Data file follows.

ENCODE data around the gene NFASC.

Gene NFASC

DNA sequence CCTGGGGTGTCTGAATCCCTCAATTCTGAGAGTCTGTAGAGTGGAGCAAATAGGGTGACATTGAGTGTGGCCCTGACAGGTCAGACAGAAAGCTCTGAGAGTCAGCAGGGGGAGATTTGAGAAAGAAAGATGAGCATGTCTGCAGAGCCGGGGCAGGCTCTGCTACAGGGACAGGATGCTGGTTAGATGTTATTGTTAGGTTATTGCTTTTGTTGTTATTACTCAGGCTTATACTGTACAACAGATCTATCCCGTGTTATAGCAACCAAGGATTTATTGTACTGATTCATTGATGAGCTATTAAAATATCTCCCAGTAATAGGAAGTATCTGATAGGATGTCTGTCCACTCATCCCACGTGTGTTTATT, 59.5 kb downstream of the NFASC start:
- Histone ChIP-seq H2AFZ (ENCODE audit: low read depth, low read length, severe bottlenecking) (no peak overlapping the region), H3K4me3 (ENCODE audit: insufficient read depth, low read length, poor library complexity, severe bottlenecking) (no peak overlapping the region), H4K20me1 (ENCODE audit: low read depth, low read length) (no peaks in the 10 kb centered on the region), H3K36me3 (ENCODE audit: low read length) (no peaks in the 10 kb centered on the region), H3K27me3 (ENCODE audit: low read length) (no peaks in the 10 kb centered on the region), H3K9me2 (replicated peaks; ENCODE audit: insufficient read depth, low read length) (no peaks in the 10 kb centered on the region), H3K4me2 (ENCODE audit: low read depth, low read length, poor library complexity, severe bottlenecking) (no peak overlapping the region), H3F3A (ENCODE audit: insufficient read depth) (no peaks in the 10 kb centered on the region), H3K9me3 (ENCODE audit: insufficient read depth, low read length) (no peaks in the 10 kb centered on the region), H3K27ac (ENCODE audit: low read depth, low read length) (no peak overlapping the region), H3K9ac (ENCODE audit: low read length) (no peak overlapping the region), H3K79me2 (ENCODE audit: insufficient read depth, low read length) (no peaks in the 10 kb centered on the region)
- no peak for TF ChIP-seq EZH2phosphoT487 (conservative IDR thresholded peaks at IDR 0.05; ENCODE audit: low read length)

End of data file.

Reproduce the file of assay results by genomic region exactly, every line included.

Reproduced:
ENCODE data around the gene NFASC.

Gene NFASC

DNA sequence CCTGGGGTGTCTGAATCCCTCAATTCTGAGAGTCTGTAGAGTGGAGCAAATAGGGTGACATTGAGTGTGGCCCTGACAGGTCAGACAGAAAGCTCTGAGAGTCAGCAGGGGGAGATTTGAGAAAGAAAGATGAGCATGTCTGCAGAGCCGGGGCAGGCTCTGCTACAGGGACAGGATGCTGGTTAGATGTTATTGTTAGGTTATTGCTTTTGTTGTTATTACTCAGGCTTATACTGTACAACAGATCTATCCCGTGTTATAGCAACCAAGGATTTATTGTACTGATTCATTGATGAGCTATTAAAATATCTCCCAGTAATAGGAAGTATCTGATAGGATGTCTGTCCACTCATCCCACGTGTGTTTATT, 59.5 kb downstream of the NFASC start:
- Histone ChIP-seq H2AFZ (ENCODE audit: low read depth, low read length, severe bottlenecking) (no peak overlapping the region), H3K4me3 (ENCODE audit: insufficient read depth, low read length, poor library complexity, severe bottlenecking) (no peak overlapping the region), H4K20me1 (ENCODE audit: low read depth, low read length) (no peaks in the 10 kb centered on the region), H3K36me3 (ENCODE audit: low read length) (no peaks in the 10 kb centered on the region), H3K27me3 (ENCODE audit: low read length) (no peaks in the 10 kb centered on the region), H3K9me2 (replicated peaks; ENCODE audit: insufficient read depth, low read length) (no peaks in the 10 kb centered on the region), H3K4me2 (ENCODE audit: low read depth, low read length, poor library complexity, severe bottlenecking) (no peak overlapping the region), H3F3A (ENCODE audit: insufficient read depth) (no peaks in the 10 kb centered on the region), H3K9me3 (ENCODE audit: insufficient read depth, low read length) (no peaks in the 10 kb centered on the region), H3K27ac (ENCODE audit: low read depth, low read length) (no peak overlapping the region), H3K9ac (ENCODE audit: low read length) (no peak overlapping the region), H3K79me2 (ENCODE audit: insufficient read depth, low read length) (no peaks in the 10 kb centered on the region)
- no peak for TF ChIP-seq EZH2phosphoT487 (conservative IDR thresholded peaks at IDR 0.05; ENCODE audit: low read length)